The Congo has been described as the heart of Africa. It is the size of Western Europe and exhibits a beautiful landscape but inside there is suffering and pain. It is a place where for over a decade a brutal war has raged killing millions of people. The reason for the fighting is for the control of minerals from the earth vital in the manufacture of electronic parts, computer chips and mobile phones.
The capital of the Democratic Republic Of Congo (DR Congo) is Kinshassa. This city has a population of over ten million people. Over eight million of these people live on less than two dollars a day.
In 1994 Rawanda was devastated by mass killings. 800,000 people died in the Rawandan genocide mainly from the Tutsi tribe murdered by extremist Tutus. At the time this was hard to imagine as they were living together at the time. The murderers fled with over one million refugees heading for eastern Congo. They brought brutality and violence to the region that continues to this day. In the Kivu region there is a military campaign backed by the United Nations against Riwandan Hutu rebels where tens of thousands of people have been forced to flee. Bukavu has been on the front line of this vicious war for over a decade. The town may appear tranquil but danger is never far away. The Congolese army are camped there ready to fight the Rawandan Hutu rebels. As many as 45,000 people die every month in this region because of the conflict.
In this area there is also another forgotten war raging. Its target is women who are being systematically attacked on an unimaginable scale. Here the one weapon that is being used to devastating effect is RAPE.
Normally where there are military operations there is rape and this has remained a dominant feature of the ongoing conflict in eastern DR Congo with more than 8000 women reported raped during fighting in 2009. It has made the Bukavu region one of the most dangerous places in the world, especially if you are a woman.
With few roads and limited electricity, radio is the only way people can receive any type of reliable news. The Bukavu region is lawless and is only safe to travel during the day, yet there are still brave people who attempt to record everyday occurrences there. Here, women are raped in vast numbers. They are taken into the forest by the rebels. It is not only the rebels but members of the Congolese army who are guilty of this crime. Radio journalists brave the dangers and go to villages to make radio reports in an attempt to bring a record of what is happening there to the world.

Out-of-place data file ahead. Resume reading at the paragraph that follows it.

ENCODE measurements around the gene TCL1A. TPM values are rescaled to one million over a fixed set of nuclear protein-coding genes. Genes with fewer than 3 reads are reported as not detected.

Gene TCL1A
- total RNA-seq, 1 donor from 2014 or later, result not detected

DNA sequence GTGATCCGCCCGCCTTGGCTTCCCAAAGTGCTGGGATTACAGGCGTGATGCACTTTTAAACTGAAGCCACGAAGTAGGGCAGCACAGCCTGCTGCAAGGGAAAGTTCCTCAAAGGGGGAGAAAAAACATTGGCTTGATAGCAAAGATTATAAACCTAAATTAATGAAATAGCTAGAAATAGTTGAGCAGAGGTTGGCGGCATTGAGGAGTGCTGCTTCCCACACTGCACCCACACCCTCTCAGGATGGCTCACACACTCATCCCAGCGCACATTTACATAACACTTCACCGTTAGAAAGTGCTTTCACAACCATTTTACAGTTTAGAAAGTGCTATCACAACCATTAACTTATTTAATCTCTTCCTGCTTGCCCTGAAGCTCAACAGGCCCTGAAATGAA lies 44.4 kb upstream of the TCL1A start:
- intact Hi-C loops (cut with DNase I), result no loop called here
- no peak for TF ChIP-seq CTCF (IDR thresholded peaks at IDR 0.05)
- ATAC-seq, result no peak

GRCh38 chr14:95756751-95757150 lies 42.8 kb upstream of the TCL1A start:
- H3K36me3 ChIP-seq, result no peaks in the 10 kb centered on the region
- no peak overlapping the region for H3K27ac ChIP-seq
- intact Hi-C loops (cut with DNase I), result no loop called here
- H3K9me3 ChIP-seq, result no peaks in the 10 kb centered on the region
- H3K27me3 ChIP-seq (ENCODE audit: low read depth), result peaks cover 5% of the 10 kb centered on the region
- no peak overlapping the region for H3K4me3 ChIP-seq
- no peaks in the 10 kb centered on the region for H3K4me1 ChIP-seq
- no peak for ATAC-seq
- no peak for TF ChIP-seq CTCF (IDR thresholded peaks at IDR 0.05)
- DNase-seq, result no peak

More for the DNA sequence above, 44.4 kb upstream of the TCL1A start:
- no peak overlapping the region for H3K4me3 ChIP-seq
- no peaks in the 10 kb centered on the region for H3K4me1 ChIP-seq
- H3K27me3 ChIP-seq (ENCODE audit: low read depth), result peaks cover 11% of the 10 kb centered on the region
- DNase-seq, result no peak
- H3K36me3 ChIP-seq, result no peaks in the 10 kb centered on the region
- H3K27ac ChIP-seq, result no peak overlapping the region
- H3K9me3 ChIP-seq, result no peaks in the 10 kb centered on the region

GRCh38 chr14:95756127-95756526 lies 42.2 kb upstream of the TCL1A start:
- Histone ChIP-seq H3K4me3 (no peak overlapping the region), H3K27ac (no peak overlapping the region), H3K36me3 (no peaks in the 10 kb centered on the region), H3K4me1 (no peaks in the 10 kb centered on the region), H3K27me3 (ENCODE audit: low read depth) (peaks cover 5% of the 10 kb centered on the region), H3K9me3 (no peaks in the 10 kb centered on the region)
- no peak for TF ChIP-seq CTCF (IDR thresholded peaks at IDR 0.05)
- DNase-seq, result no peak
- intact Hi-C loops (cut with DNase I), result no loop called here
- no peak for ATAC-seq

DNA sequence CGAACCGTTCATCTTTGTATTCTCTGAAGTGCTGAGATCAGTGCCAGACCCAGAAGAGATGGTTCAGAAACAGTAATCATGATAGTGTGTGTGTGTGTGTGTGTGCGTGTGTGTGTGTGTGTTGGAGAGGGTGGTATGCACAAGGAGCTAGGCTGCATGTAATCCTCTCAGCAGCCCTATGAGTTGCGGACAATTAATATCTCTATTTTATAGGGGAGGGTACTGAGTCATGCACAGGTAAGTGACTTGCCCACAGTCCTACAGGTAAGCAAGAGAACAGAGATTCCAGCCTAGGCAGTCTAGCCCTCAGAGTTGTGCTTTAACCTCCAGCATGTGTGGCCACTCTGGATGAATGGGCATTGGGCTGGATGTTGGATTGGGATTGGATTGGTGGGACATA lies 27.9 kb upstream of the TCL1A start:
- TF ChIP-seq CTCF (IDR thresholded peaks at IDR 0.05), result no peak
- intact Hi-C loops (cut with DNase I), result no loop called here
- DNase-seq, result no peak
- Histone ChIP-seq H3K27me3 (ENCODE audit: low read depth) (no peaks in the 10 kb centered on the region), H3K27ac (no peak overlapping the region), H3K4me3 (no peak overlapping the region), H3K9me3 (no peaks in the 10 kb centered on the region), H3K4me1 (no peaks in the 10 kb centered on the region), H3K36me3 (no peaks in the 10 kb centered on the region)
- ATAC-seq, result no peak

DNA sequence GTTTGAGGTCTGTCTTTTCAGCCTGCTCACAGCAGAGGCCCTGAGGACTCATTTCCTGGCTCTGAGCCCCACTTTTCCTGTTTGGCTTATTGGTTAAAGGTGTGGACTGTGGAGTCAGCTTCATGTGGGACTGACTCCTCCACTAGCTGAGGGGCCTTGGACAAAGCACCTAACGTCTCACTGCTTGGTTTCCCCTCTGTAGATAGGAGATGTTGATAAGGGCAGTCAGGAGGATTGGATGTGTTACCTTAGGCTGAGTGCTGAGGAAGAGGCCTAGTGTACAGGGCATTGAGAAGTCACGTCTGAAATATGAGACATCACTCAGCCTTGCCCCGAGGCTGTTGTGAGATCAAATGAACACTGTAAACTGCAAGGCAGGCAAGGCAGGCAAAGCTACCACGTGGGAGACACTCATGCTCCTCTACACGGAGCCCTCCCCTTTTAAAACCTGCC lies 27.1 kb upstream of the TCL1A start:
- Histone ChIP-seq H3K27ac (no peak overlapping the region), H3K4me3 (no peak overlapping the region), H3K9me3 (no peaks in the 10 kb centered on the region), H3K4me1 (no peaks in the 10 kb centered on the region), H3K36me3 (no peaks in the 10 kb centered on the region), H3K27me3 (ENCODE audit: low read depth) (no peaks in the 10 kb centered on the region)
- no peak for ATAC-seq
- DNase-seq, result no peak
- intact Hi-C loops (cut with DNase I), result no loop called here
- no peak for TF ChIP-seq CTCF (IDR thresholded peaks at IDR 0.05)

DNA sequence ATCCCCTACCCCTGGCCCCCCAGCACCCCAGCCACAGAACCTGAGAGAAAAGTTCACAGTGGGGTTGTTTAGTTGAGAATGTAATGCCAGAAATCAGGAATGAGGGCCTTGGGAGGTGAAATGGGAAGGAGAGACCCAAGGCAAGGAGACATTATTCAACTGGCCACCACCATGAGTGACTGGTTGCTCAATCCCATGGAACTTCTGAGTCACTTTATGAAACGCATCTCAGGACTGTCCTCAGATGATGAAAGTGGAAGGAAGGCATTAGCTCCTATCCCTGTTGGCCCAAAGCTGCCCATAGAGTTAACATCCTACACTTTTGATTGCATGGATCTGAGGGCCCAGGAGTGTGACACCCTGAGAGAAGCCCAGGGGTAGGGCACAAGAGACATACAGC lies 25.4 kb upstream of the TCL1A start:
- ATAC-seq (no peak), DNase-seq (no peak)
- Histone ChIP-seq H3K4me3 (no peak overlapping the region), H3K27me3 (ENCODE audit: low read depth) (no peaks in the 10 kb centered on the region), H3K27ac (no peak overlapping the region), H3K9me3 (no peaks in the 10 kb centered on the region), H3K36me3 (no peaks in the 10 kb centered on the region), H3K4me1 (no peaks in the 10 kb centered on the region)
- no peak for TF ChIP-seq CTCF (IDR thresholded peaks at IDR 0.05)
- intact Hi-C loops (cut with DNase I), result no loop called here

The tragedy of the situation is that the rape of women in eastern Congo has become an everyday occurrence. All sides are responsible. The rebels and members of the Congolese army are guilty but few men are ever prosecuted and authorities estimate at least 200 000 people have been raped in the eastern Congo since fighting began.
It must be remembered that not all cases of rape are reported or recorded. Some women cannot make it to the village hospitals and others want to keep their rape hidden. The stigma of rape means that many women are rejected by men, by the community and even by their own family. Men abandon their wives who have no control over what has happened to them. There is also a concern for those women who fall pregnant as a result of rape. What will happen with these children? Is there a chance that these children will grow up into evil rapists like their fathers?
Why has rape continued to be a problem in this region in recent years?
Society dictates that young single women must live with their family. If they were to live by themselves they would be considered some sort of prostitute. Custom portrays that when a woman is on her own it is said that no one is in control of her. Some people believe that a woman must be controlled, no matter what age she is, she must always be controlled.
With violence all around, children have become ensnared in the conflict and are also victims of rape, some as young as six months old. What of the survivors of rape? CEPAC (Community of Pentecostal Churches in Central Africa) hospitals are full of women who are survivors of rape and who have nowhere else to go. These women cannot run away from this but must stay and live with the consequences every day. Many have become incontinent and many have severe internal injuries as a result of rape.
This puts in perspective the problems that we all have in our civilized communities. It is not a patch on what these people go through every single day. There is a glimmer of hope though in a place here known as ‘The City of Joy’. It is a safe haven for raped women, built by women for women. Many women and children are refugees in their own country, displaced by fighting and rejected by their families.
The word rape is not enough. It is a weapon of war. Rape here is not not just men fulfilling a need but rather a systematic raping and brutalizing and in some case mutilating women to destroy them. This wall of torture is a war against women, to destroy women. By destroying the women you destroy the whole community.